Informative, enjoyed hearing this perspective! New POTUS should take a page from Trudeau's policy book: raise taxes on wealthy a small percent, 4% or so, reduce taxes on the middle class by similar percent and promote some infrastructure improvements.
  • JR
    Jessica R.
    6 July 2016 @ 06:58
    I think the EU is up to 698 cuts so far. Since this was shot the $usd up everywhere but Jpn(shocker) ... I heard a lot of comments about soft Usd...oh boy, new base case time ?
  • JF
    Jennifer F.
    6 July 2016 @ 06:13
    Interesting comments. I have a doubt the British citizens are happy about cheap Romanian labour taking their jobs. nor the fact they can't control the people coming into their country. Personally I think Brexit was Independence day for Britain.
  • JM
    John M.
    6 July 2016 @ 04:45
    Don't follow his comment about Canada not having a securitized mortgage market in 08-09. National Housing Act MBS program was introduced in 1987. but Canada had very little subprime.
  • KK
    Klaus K.
    6 July 2016 @ 01:47
    I'd listen to him again. A thoughtful man.
  • kw
    kim w.
    6 July 2016 @ 00:31
    easy on the coffee
  • PU
    Peter U.
    5 July 2016 @ 22:29
    Seems he is "drinking the monetary policy kool-aide" . . . monetary policy is working . . . it is not translating into economic growth, just higher asset prices. He suffers from monetary policy delusion.
  • JB
    John B.
    5 July 2016 @ 22:15
    A very nice, very articulate establishment economist who doesn't challenge conventional thinking by current central bank policy makers at all. Nothing truly fascinating, new or earth-shattering. The antithesis of Kyle Bass.
  • ER
    Edward R.
    5 July 2016 @ 21:09
    Good to see a touch of Canadian content eh!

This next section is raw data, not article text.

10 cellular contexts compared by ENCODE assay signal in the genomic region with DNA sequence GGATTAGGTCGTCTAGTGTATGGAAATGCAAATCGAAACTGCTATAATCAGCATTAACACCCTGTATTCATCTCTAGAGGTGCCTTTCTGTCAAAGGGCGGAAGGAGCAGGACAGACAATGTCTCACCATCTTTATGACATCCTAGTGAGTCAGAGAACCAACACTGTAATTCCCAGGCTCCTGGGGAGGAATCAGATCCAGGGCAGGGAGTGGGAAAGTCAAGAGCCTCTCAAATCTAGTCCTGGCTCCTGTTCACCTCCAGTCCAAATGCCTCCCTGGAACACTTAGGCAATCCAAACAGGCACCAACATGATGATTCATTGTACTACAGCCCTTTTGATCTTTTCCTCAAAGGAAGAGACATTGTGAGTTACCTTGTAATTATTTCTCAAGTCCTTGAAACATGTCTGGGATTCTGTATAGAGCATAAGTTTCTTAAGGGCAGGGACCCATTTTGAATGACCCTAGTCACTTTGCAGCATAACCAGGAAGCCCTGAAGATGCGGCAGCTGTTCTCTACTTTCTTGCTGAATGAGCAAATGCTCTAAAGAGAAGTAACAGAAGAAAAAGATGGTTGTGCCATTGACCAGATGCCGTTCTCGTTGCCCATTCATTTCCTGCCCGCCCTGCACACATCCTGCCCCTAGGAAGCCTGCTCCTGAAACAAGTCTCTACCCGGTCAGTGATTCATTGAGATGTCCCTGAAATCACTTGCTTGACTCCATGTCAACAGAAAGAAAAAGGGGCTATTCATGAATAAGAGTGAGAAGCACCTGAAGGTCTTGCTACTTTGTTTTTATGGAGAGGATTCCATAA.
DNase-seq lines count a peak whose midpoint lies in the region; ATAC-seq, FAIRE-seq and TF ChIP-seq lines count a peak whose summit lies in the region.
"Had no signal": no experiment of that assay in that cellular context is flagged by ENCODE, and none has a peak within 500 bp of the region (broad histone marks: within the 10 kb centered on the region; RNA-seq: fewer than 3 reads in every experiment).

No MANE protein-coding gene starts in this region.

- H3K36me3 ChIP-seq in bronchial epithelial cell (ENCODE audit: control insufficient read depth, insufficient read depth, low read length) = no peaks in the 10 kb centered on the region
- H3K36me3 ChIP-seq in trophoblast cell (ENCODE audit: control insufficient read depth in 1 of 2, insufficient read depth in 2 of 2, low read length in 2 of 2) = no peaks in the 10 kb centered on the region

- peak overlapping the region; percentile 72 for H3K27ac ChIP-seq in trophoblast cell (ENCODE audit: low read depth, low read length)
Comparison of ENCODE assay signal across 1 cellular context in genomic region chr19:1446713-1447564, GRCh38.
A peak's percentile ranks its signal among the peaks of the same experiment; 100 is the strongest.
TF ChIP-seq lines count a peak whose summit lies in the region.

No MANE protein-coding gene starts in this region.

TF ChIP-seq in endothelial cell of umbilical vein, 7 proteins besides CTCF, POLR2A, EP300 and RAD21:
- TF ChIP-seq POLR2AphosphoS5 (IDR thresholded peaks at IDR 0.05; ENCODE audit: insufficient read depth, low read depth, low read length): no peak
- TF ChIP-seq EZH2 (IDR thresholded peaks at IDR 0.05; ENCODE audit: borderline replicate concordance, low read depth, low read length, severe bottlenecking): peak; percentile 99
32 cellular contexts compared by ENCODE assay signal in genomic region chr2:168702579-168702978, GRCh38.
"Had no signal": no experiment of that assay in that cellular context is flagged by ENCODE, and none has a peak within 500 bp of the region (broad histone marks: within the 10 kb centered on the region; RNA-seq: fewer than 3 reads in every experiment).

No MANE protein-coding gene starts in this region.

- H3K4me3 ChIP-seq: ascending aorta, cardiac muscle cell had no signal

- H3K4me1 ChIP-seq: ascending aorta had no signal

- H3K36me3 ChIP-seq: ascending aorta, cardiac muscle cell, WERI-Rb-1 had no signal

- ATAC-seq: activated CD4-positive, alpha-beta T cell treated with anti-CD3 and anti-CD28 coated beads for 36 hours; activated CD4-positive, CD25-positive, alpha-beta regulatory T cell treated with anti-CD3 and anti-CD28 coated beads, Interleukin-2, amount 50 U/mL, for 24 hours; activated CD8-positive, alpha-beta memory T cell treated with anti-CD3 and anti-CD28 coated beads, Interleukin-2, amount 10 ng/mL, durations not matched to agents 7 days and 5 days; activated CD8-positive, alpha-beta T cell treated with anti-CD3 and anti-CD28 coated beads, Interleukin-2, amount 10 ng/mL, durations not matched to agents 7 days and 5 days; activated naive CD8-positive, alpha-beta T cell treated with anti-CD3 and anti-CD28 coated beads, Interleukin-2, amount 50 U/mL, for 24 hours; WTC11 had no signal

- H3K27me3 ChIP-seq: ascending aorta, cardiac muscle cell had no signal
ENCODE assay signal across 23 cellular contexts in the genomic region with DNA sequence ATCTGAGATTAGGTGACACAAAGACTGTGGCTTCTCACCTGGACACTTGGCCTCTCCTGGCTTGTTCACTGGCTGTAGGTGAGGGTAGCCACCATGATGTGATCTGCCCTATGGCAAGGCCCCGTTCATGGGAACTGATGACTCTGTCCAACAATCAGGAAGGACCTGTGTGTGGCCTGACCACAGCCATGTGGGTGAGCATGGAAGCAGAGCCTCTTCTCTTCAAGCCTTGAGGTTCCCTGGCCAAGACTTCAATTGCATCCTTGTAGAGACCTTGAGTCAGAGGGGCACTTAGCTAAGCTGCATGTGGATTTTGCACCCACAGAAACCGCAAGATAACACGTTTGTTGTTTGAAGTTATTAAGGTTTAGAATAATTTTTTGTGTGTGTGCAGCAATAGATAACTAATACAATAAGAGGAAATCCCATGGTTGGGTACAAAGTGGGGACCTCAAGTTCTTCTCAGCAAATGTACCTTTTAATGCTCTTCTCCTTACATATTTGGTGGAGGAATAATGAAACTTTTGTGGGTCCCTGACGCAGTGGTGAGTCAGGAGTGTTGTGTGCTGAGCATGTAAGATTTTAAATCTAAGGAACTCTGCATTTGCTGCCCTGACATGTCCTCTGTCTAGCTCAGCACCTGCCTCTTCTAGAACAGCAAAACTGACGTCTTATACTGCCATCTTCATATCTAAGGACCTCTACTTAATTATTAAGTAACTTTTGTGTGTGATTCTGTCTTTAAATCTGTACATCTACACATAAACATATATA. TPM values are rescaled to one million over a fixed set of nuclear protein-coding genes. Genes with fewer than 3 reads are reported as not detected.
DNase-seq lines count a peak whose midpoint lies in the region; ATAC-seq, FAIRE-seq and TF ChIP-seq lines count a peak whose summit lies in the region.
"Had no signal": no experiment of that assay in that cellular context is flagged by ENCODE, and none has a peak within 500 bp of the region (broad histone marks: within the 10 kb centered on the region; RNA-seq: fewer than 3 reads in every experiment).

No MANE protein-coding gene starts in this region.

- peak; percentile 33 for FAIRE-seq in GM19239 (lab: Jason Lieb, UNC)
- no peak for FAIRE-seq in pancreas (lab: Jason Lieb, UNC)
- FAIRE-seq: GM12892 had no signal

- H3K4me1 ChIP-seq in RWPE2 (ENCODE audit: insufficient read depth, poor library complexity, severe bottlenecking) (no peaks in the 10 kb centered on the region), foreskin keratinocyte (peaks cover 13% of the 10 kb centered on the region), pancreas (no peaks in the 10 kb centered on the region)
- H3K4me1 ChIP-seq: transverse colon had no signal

• WS
    Wm S.
    5 July 2016 @ 19:44
    Many worthwhile broad-stroke takes on the current landscape...but I do quibble with his somewhat gullible reliance on reported CPI/inflation stats, esp in Canada here. His bull case relies on what everyone on the street here knows to be the case: food and asset and debt inflation are running >5% PA, not <2%, let alone deflationary. Other than that gaping hole...
  • WS
    William S.
    5 July 2016 @ 18:49
    This interview brings to mind the line from Simon & Garfunkel's The Boxer: "A man hears what he wants to hear, and disregards the rest."
  • dw
    darcy w.
    5 July 2016 @ 18:22
    Excellent talk. I really appreciated the commentary specific to Canada. I hear lots on RV specific to US, China, Europe, Australia, EM's, but rarely Canada (outside of mining), so this was a treat. Would love to see him on again.
  • ZJ
    Zach J.
    5 July 2016 @ 17:19
    Some pretty far reaching conclusions here but as i see it this is the bulls base case... Enjoyed hearing his perspective.
  • GR
    Gregory R.
    5 July 2016 @ 15:44
    Give us a break. Brexit will not stop trade with the EU nor will it bring on isolation. Tariff costs (3-3.5%) are dwarfed by currency movements and yet the BOE wants to weaken the Pound even more. GB can pay the EU tariffs and offset them with new free trade deals everywhere else. Most countries are not the EU and they are doing just fine. The EU is ill-conceived and doomed to a death of a thousand cuts.